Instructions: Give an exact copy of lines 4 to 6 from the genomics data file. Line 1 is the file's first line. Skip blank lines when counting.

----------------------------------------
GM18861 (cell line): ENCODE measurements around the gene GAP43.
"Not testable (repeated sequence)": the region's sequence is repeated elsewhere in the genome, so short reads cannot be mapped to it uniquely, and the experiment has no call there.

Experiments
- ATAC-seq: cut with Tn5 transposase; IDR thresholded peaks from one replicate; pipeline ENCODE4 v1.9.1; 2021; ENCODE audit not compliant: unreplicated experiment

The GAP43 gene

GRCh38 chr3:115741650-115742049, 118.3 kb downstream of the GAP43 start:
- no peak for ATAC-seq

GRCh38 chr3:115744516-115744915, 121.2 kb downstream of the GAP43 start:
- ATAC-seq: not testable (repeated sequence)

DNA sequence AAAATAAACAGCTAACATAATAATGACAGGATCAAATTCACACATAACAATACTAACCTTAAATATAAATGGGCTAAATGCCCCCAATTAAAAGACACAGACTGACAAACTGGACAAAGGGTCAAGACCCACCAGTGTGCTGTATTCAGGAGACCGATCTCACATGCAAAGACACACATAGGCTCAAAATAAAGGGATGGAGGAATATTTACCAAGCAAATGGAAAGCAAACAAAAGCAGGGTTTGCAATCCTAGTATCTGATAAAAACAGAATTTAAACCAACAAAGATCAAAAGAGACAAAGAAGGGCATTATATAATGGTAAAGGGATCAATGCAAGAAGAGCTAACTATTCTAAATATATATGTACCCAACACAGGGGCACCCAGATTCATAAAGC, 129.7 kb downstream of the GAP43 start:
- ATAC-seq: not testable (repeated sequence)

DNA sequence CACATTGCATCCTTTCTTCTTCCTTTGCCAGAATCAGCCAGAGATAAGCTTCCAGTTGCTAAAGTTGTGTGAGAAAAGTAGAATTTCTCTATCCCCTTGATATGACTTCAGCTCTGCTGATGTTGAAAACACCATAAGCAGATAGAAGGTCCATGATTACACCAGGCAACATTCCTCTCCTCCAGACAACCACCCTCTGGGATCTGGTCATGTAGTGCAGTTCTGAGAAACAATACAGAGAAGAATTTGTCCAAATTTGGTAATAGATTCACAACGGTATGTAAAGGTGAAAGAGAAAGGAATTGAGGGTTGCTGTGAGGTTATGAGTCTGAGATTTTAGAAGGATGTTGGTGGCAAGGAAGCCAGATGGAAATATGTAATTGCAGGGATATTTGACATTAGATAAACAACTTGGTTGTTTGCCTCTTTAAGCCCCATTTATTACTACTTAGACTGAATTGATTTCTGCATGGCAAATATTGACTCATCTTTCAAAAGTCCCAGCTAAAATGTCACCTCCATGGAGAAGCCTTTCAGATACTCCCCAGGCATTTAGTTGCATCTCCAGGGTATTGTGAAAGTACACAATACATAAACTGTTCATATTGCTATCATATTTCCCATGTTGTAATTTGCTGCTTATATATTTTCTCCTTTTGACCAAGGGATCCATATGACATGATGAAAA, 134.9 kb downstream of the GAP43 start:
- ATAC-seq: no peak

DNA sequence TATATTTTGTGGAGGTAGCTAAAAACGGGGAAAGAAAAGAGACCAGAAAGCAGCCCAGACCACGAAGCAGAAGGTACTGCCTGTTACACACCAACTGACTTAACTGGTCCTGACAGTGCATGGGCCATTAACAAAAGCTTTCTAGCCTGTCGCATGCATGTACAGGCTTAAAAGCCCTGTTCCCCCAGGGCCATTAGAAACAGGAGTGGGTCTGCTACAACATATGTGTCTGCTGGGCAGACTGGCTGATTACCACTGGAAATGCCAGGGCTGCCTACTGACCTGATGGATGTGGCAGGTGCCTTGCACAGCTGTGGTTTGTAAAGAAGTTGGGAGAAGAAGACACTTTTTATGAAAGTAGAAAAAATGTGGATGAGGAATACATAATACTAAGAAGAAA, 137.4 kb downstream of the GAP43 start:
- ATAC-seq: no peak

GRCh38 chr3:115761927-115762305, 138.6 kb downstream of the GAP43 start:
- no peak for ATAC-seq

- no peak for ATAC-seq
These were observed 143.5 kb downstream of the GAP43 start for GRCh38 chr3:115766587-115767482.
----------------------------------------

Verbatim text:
- ATAC-seq: cut with Tn5 transposase; IDR thresholded peaks from one replicate; pipeline ENCODE4 v1.9.1; 2021; ENCODE audit not compliant: unreplicated experiment

The GAP43 gene

GRCh38 chr3:115741650-115742049, 118.3 kb downstream of the GAP43 start: